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Plotting an end to poverty

Mohammad Yunus, the brain behind microcredit, elucidates the magic of social business — how it encourages creativity and is self-sustaining and replicable

Mohammad Yunus
Image Credit: Ramachandra Babu/Gulf News
Charity is notreplicablebecause youneed money allthe time to doit again, and itstops. It’s notsustainable, says Mohammad Yunus.
Gulf News

In the 1970s, upon returning to Bangladesh from the United States, where Mohammad Yunus had just completed his PhD, he looked at the possibility of designing a credit system that would provide banking services in the rural area. It was an idea that the 1974 famine led him to ponder. “I had 42 names, and the total amount of money they borrowed was $26 [Dh95]. I couldn’t believe people suffered so much for so little. I realised how terrible the problem was,” he said of how he went on to found the Grameen Bank.

For Yunus, the man behind micro-lending, which involves giving smalls loans to the poor, it really started out of “desperation”. “At that time, I didn’t have an idea,” he said. “I just thought of solving the problem. Why don’t I give the money from my own pocket? It was an instantaneous response. I was not making plans,” he explained.

The project worked, he added, because for the first time the underprivileged felt they could be trusted with money, regardless of how small the amount was; they made use of it and turned their lives around. “I keep reminding people that you need a dollar to catch a dollar,” he said.

In 1983, Grameen Bank, or “Village Bank”, was turned into an independent bank by government legislation, and in 2006, Yunus and his organisation were awarded the Nobel Peace Prize.

Yunus has stepped down as the head of Grameen Bank after a long battle with the Bangladeshi government. While the authorities say he was over the legal retirement age, his supporters have claimed that his dismissal was politically motivated. Recently, the Nobel Peace Prize winner was announced as the new chancellor of Glasgow Caledonian University, Scotland.

Weekend Review had caught up with Yunus in April during his short trip to Abu Dhabi. Excerpts:

You’re an advocate of what is called social business. Do you think that the creation of a social business has to come from a government level?

Any social business can start very small. If it works for the people, nobody can stop it. It will start spreading because people will start making it happen. That it’s small doesn’t mean that it remains small. Charity is not replicable because you need money all the time to do it again, and it stops. It’s not sustainable and it’s not replicable. If you turn it into a social business, it becomes much more powerful, and it’s replicable. It can expand all over the world. If you think about the problems of people, it’s all the same whether it’s unemployment, women empowerment, poverty, technology, anything. The other point is the government. Government cannot do creative things. It has to come from citizens. Social business opens up the citizens’ capacity to solve problems. So far, we’re always looking to the government to solve all the problems and the citizens remain busy making money. What I’m saying is citizens can make money and at the same time solve problems by creating another kind of social business. Then the government can be the cheerleader.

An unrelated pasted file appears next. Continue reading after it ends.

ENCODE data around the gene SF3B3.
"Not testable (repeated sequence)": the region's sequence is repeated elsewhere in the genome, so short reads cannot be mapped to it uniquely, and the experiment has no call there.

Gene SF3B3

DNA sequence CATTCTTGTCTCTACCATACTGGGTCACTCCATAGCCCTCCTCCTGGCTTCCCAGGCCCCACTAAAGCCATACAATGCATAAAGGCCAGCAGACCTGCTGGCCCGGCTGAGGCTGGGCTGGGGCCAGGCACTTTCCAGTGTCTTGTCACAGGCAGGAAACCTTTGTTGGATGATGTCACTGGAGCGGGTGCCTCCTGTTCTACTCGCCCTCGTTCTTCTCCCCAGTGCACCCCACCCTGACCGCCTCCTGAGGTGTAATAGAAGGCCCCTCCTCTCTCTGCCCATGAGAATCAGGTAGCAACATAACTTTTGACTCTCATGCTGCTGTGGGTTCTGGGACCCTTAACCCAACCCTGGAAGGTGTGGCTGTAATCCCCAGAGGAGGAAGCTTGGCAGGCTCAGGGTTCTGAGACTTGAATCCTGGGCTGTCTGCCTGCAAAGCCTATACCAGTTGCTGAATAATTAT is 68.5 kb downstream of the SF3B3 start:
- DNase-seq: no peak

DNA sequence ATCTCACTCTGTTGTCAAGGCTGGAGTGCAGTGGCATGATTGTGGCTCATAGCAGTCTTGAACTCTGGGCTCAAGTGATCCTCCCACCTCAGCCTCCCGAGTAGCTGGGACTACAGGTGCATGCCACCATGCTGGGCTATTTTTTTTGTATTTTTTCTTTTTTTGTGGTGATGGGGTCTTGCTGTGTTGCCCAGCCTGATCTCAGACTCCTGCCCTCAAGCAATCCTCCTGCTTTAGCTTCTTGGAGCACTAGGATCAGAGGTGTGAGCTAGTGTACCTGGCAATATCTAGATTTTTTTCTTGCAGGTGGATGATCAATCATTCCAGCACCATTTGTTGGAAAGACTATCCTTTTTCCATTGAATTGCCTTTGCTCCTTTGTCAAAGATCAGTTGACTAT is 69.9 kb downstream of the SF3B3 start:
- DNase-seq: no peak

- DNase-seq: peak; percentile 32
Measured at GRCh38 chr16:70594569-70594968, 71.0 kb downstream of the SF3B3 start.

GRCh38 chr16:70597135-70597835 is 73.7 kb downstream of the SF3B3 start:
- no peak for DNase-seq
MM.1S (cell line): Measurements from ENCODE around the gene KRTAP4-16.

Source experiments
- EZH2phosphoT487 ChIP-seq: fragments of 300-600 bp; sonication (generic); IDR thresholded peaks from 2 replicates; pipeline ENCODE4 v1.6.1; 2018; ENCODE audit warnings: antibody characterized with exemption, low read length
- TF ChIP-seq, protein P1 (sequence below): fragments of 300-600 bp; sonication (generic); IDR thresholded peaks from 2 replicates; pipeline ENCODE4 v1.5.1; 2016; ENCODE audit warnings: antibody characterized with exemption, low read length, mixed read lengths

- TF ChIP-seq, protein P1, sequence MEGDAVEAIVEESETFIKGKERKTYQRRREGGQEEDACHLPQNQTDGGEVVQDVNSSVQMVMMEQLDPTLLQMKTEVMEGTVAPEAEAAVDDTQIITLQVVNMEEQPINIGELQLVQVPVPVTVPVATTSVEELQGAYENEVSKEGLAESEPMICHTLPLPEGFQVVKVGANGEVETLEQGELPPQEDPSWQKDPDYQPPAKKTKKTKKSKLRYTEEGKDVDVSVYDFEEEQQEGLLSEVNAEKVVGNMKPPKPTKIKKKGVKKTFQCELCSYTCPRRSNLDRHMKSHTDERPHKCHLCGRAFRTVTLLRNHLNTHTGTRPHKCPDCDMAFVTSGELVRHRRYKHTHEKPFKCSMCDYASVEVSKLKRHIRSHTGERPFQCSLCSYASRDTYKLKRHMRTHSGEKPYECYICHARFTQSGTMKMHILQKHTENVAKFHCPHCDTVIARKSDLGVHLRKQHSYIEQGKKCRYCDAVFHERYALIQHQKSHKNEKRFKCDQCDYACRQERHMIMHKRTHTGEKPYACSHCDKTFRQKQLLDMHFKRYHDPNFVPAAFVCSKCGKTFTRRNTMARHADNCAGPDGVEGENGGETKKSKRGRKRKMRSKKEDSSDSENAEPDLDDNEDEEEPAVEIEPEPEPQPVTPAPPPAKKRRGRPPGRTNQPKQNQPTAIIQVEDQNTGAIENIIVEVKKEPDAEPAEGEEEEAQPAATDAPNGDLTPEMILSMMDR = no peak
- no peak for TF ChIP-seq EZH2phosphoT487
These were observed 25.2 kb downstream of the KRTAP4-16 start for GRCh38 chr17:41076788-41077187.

Where do think social business is much needed today?

Everywhere. Humans in societies have problems everywhere. If it’s the richest country in the world, it’s still got problems. If you take the US, for example, health care is a massive problem. The problem of welfare where you put millions of people on charity, how do you get them out of charity? It’s really everywhere. It’s a problem-solving company; you identify the problem, create a business and solve the problem.


What’s next for Grameen Bank?

People want to imitate it. In the US, there’s a replica of the bank. It’s called Grameen America. There are presently four branches of Grameen America in New York City. That’s in addition to branches coming up in Nebraska, Indianapolis, San Francisco, Detroit and Charlotte (North Carolina).


Has your work become easier or more difficult after the Nobel Prize?

The prize is such an enormous thing. You don’t realise it until you get it. It throws the attention of the whole world. Suddenly, out of obscurity, you become known to everyone. Every newspaper has front-page news on you the day you receive it. You become familiar to people and the doors that you could not open before are now waiting to open to take you all the way to where everyone wants to talk. That is an enormous opportunity to be able to explain what you do because people are interested. You had probably said the same thing before, but nobody paid any attention. When you get the Nobel Peace Prize, these become wise words. This gives you tremendous amount of visibility and credibility. It’s a question of how you use this, knowing that it won’t last for long because there will be a new guy with the next prize. While the attention is on you, you try to do the best you can.


How do you manage to have time for family?

They also enjoy what I’m doing. I have two daughters. One is an opera singer in New York. I meet her and attend her performances whenever I can. Recently, I was in Memphis, Tennessee, because she was performing there.


Do you envision a year when you will ever retire?

The idea of retirement doesn’t enter my mind because if you’re a painter, what would you do when you retire? You paint more. I feel like I have retired from day one. I’m enjoying my life. The question of retirement is a different concept. This I do not as a job because this is a fun thing for me. I’m passionate about it. I don’t consider it my 9-to-5 job.